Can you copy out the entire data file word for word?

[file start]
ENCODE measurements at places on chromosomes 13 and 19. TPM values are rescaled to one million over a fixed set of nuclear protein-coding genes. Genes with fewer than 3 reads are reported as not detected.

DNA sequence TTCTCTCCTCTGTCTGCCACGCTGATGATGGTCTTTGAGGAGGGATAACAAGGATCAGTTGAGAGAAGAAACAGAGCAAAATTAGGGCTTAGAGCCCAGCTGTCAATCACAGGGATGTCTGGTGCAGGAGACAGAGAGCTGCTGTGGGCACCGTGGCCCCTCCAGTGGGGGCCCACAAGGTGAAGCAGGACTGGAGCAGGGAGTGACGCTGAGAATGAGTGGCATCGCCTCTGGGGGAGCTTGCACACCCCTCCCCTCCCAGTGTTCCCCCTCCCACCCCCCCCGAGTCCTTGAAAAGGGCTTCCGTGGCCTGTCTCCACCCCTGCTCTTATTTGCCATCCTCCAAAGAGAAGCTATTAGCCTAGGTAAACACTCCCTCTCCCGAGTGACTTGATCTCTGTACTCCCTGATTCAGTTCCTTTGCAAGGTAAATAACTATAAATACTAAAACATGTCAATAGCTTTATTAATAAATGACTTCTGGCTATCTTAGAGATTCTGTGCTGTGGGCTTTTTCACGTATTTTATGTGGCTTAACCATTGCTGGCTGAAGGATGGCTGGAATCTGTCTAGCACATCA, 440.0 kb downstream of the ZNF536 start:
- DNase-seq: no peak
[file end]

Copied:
ENCODE measurements at places on chromosomes 13 and 19. TPM values are rescaled to one million over a fixed set of nuclear protein-coding genes. Genes with fewer than 3 reads are reported as not detected.

DNA sequence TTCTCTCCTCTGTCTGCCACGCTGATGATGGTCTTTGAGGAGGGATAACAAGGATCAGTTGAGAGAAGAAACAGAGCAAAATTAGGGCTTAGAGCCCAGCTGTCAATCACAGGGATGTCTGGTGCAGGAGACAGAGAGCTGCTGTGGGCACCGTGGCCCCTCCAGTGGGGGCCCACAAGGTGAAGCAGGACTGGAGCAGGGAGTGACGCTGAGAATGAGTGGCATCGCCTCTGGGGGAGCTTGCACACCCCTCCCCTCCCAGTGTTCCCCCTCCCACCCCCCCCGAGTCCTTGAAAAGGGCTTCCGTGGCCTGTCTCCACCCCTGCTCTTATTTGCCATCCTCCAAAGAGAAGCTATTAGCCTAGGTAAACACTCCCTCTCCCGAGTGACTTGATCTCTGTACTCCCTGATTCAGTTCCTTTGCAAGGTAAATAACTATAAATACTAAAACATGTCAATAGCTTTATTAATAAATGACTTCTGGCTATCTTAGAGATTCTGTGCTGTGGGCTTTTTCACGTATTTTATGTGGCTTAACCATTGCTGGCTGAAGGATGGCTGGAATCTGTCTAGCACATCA, 440.0 kb downstream of the ZNF536 start:
- DNase-seq: no peak